AllocationSize is a range of primarykey values reserved for Hibernate. And the select ….nextval from dual will be done only after hibernate consumed this range of primarykeys.

So you MUST declare the same value on both allocationSize (Hibernate) AND sequence increment (DB)

When explicitly set allocationSize=500, e.g. on Oracle

create sequence SEQ_ACE_WORKERS_QUEUE_STATS_ID
       MINVALUE 1 
       MAXVALUE 999999999999999999999999999 
       START WITH 1
       INCREMENT BY 500 
       NOCACHE 
       NOCYCLE;

Otherwise, you’ll notice negative values or constraint errors raised from your DB because of primary key collisions.

When the app server is restarted, you’ll notice the ‘jump’ between the latest primarykey allocated, and the ‘newly’ sequence number selected at restart.

Final comment : default value is 50. So if you don’t specify allocationSize on the Hibernate side, you MUST declare INCREMENT BY 50 on the DB side.

For clustering

If you’re using load-balancers, but the DB is shared between the instances, you cannot cache the sequences’ values.

You have to ask for the next sequence value each time you insert into DB. And each insert has to be inside a transaction.
Hibernate, (by default) has allocationSize = 50, so to fix the problem, you have to explicitly set it to 1.

 @SequenceGenerator(allocationSize=1 ...)

Hi/Lo generator

Using the JPA @SequenceGenerator along with the legacy Hibernate identifiers will give you theSequenceHiLoGenerator that applies a HI/LO optimization algorithm anyway.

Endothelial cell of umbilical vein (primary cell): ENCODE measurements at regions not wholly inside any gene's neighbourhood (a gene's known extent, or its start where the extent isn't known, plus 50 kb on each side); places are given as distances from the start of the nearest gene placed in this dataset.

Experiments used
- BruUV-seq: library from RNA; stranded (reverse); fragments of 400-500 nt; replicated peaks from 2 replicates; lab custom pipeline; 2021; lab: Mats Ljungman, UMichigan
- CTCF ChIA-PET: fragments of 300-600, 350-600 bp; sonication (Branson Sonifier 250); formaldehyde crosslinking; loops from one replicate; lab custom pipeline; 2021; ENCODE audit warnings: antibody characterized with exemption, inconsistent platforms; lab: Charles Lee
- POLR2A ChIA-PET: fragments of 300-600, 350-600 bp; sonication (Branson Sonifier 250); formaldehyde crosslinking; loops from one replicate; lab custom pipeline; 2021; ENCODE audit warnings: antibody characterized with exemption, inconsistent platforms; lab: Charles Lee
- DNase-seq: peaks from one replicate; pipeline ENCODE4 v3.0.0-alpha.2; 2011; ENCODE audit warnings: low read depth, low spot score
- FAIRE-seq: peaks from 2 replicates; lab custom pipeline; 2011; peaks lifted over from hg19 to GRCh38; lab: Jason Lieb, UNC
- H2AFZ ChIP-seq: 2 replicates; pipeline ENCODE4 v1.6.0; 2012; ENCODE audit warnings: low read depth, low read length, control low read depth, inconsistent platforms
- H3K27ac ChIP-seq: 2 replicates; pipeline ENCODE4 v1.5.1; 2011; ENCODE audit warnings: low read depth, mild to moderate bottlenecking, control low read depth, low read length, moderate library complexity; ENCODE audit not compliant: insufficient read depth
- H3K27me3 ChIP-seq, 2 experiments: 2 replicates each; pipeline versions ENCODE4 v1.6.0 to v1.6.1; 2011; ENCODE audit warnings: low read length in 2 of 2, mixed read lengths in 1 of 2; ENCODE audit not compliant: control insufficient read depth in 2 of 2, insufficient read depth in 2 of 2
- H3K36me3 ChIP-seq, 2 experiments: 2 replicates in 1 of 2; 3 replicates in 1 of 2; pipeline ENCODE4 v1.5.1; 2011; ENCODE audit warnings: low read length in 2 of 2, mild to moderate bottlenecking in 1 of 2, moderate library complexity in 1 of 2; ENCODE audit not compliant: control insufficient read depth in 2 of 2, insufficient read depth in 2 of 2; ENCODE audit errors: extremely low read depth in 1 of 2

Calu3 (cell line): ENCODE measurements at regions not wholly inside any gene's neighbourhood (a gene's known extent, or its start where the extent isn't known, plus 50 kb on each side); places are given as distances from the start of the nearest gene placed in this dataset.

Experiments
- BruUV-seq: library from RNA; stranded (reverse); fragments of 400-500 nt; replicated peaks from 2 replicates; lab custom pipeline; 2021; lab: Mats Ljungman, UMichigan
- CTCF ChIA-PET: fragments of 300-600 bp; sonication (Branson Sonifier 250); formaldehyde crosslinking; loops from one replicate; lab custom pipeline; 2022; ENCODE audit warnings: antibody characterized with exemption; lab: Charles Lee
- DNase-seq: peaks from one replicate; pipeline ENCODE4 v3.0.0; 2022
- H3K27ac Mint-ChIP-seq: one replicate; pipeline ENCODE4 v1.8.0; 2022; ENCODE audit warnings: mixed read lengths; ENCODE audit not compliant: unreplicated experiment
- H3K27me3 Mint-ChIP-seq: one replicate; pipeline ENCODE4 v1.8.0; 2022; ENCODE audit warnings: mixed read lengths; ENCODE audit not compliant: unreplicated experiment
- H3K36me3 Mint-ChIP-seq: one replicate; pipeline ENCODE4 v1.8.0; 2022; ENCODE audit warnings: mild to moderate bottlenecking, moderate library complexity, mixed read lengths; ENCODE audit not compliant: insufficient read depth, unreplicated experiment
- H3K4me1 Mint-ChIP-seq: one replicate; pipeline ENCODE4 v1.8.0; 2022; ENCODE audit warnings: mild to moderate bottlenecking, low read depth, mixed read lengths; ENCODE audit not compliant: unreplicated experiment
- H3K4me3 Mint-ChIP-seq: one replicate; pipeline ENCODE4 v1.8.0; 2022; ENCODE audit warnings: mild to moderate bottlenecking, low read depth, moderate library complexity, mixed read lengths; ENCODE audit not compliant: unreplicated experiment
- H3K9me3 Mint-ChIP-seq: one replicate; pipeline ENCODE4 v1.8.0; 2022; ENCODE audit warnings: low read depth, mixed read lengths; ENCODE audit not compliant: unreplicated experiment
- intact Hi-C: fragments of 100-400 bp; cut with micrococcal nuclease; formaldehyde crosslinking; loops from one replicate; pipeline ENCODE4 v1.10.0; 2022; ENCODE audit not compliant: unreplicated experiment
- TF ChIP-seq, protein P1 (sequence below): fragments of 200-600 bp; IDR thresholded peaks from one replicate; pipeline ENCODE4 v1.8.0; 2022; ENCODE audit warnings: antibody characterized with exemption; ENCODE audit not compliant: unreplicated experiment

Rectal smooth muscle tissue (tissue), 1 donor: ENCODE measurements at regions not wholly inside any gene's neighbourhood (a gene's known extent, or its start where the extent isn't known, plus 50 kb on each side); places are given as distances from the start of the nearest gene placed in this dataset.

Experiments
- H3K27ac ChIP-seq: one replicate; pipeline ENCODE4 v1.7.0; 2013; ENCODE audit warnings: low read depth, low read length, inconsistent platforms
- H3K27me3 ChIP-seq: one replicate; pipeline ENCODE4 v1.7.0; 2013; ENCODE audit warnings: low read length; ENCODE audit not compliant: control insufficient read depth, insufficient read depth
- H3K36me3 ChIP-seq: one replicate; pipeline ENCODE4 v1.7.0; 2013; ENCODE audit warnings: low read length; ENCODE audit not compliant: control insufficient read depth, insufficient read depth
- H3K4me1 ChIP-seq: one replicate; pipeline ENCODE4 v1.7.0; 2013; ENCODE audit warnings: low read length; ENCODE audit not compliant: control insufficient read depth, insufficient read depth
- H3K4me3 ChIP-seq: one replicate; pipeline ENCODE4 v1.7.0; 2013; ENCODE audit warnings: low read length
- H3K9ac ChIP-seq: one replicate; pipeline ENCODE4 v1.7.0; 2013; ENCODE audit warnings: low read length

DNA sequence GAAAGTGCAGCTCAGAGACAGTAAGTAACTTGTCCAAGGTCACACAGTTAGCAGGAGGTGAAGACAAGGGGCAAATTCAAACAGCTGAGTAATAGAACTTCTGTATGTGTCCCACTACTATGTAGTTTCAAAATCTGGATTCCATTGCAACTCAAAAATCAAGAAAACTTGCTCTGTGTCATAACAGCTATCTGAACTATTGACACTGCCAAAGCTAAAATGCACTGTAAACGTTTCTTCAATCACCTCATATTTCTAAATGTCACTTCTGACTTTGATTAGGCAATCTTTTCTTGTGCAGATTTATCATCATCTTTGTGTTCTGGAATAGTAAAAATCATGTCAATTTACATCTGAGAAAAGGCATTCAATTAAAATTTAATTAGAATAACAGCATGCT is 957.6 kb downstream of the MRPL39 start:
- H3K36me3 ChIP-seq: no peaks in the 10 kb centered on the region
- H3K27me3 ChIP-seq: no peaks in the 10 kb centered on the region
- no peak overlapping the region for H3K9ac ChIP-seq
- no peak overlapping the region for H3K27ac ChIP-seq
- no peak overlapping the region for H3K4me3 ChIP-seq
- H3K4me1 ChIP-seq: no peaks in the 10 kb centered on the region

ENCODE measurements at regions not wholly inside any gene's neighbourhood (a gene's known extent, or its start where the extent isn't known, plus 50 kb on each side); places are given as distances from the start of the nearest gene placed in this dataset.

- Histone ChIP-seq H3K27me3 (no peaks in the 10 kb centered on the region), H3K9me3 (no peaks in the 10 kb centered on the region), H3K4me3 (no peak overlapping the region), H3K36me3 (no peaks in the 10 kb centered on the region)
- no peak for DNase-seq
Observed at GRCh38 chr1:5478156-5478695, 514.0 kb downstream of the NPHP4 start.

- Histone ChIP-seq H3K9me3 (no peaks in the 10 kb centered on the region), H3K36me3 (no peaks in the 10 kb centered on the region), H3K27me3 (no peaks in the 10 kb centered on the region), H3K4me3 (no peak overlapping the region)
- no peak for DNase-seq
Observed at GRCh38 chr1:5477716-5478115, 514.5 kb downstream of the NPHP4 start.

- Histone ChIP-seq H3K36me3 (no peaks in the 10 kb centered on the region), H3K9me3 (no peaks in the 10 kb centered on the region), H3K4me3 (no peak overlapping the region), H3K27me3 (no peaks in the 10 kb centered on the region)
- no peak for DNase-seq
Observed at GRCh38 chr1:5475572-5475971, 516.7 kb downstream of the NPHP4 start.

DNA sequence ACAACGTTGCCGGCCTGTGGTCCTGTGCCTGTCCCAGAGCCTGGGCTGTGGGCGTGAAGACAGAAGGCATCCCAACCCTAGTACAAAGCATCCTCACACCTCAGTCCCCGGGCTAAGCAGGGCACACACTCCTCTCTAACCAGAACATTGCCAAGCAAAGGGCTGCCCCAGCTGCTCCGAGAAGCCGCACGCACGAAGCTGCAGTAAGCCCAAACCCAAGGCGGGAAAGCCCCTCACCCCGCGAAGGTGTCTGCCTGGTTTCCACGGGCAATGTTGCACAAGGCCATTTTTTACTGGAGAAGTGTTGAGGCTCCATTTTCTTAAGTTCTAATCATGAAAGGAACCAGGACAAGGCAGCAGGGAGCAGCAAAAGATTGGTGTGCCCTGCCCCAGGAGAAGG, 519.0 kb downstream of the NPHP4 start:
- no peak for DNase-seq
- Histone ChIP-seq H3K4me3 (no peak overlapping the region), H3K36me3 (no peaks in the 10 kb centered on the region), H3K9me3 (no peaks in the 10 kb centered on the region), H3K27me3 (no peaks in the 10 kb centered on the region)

But for Sequences, the actual identifier value is applied during flush-time, so you won’t get the actual value until the session gets flushed (a manual flush or the commit-time flush).

For IDENITY generator, you get the identifier generated prior to flushing, but that disables JDBC batching so it’s not a silver-bullet either.

If you want full control, you need to resort to assigned identifiers and UUID surrogate keys are perfect for this job.

memcached usage

memcached shares similar logic with Cassandra when locating the record, where the hash of the key is used to find which server the record could be.

It could be used to cached frequent executed query(objects) or server-expensive html content we have to generate(jsp etc).

More about the usage for java appliation is here: part1 for concept and part2 for usage with hibernate.